You’ve heard of Make-A-Wish® America, whose president and CEO David Williams (MBA ’92) will speak at the Bauer College on Jan. 22. The national philanthropic organization has granted more than 254,000 wishes since its beginnings in 1980 through 61 local chapters nationwide.
But over the years, you’ve probably seen headlines and national televised news stories documenting the impact the wish-granting organization has made on the lives of young patients, their families and their communities. These are some of our favorites.
Online registration for the Bauer College Inspiring Minds event featuring Williams has closed. Please visit the table outside the auditorium to sign in before the event.
By Brandon Moeller
The ‘I’m Batkid’ Wish
Two Novembers ago, leukemia survivor Miles Scott was transformed into Batkid – and the city of San Francisco and perhaps the entire internet came to a standstill as his live-streamed crusade against evil as the sidekick to Batman captured our hearts.
The ‘Don’t Stop Believin’ Wish
At the request of Make-A-Wish, the band Journey traveled to Cleveland, Ohio in 1983 to meet Kenny Sykaluk, who was diagnosed with cystic fibrosis. The band delivered their new, unreleased song “Only the Young” to the fan – on a Sony Walkman.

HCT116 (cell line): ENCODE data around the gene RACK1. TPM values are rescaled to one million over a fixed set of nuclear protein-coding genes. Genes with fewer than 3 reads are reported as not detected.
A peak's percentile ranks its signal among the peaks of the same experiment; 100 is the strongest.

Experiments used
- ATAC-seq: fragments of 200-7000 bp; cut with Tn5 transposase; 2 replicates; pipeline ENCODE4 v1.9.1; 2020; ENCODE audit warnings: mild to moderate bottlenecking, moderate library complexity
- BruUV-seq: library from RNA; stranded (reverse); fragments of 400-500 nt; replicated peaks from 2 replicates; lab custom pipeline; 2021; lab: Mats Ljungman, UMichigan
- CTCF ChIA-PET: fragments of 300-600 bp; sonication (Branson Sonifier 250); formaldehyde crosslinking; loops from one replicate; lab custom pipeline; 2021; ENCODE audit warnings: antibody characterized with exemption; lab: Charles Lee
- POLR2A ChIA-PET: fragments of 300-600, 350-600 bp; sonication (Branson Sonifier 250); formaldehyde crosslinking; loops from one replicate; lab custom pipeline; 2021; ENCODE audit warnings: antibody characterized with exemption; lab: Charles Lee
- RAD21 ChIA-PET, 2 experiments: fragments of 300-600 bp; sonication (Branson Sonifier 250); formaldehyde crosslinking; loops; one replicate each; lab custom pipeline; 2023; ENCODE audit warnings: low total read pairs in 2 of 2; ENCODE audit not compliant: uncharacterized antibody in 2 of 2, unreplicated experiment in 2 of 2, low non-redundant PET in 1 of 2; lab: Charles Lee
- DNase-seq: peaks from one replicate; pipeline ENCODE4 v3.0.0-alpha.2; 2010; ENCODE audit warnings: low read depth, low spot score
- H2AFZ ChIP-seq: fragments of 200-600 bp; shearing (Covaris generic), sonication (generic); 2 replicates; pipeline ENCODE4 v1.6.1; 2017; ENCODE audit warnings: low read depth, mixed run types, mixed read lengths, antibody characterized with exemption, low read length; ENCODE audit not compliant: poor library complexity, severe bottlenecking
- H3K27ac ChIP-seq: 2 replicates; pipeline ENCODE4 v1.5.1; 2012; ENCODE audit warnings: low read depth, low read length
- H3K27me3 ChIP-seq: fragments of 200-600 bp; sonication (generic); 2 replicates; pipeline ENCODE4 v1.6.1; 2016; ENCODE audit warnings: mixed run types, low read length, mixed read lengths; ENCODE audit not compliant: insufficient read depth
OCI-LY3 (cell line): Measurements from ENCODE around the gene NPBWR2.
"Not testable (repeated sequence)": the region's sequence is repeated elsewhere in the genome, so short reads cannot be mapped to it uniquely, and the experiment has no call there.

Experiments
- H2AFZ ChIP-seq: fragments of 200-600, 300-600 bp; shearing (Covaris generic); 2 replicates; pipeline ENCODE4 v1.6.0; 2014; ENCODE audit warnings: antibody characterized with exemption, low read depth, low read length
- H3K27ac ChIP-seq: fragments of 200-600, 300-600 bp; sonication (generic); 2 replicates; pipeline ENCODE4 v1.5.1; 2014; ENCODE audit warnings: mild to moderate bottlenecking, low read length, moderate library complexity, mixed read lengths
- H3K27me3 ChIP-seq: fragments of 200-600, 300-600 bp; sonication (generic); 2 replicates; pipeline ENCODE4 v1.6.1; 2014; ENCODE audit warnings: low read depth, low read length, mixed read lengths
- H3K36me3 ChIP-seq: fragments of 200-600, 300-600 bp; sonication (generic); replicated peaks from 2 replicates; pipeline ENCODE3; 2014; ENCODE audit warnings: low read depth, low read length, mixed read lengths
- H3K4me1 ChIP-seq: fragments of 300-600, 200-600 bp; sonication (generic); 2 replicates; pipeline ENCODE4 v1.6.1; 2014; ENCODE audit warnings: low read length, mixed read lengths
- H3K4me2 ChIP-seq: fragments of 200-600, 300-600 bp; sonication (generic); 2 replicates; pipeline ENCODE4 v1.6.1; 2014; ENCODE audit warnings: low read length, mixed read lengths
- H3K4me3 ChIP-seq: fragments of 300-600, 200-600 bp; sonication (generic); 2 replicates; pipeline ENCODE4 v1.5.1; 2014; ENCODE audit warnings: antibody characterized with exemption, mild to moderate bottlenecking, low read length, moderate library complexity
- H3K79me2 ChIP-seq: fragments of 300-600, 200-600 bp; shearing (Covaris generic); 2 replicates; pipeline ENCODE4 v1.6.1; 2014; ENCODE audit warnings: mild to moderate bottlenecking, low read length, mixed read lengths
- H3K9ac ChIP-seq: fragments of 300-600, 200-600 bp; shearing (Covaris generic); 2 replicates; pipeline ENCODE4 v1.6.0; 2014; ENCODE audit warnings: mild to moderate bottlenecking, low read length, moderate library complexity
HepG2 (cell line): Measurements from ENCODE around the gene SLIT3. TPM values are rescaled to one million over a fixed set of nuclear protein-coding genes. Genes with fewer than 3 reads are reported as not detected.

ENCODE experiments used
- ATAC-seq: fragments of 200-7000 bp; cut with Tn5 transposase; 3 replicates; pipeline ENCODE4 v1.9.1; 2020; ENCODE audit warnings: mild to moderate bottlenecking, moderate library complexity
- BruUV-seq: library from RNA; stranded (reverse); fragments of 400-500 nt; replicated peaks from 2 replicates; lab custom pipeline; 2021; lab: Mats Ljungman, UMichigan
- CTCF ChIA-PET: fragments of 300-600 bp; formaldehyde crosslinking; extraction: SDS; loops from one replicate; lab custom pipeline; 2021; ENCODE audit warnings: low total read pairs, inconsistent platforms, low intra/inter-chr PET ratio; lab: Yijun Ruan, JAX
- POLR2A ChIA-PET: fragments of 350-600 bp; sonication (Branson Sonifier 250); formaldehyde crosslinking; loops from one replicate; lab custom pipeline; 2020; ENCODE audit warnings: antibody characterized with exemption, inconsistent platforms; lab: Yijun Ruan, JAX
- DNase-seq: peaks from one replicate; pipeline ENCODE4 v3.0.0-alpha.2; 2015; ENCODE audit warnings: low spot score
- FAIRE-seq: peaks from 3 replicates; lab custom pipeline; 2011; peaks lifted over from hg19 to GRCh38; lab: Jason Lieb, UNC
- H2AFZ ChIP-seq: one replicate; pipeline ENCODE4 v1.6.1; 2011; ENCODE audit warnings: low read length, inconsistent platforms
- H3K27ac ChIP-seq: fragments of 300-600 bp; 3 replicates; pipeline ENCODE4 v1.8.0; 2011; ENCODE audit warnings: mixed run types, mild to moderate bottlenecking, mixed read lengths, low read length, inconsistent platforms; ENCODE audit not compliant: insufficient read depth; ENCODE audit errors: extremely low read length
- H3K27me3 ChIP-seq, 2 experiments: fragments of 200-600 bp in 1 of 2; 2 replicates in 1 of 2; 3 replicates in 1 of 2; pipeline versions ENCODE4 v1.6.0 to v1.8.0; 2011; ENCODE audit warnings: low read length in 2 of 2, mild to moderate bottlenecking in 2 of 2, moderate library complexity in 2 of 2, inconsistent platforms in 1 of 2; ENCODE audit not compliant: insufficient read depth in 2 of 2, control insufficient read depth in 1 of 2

The Meet the Chief Wish
The Fight it On My Own Terms Wish
Video game enthusiast and young cancer patient Ben Duskin wished to fight his cancer cells in a game. Make-A-Wish introduced him to software engineer Eric Johnston, the duo met weekly for half a year to develop Ben’s Game. If Johnston looks familiar, that’s because he’s Batman, also featured in this story.
The Help Me Help Them Wish
For her Make-A-Wish request, Houston-area’s own Kristin Elliott wished for an orphanage in Zambia for less fortunate children she worked with regularly during church mission trips. The organization donated the original seed money and Elliott – who was battling synovial cell sarcoma and was then named ABC’s Person of the Week – took it from there and raised enough for Kristin’s Miracle House, and she now operates her own nonprofit organization.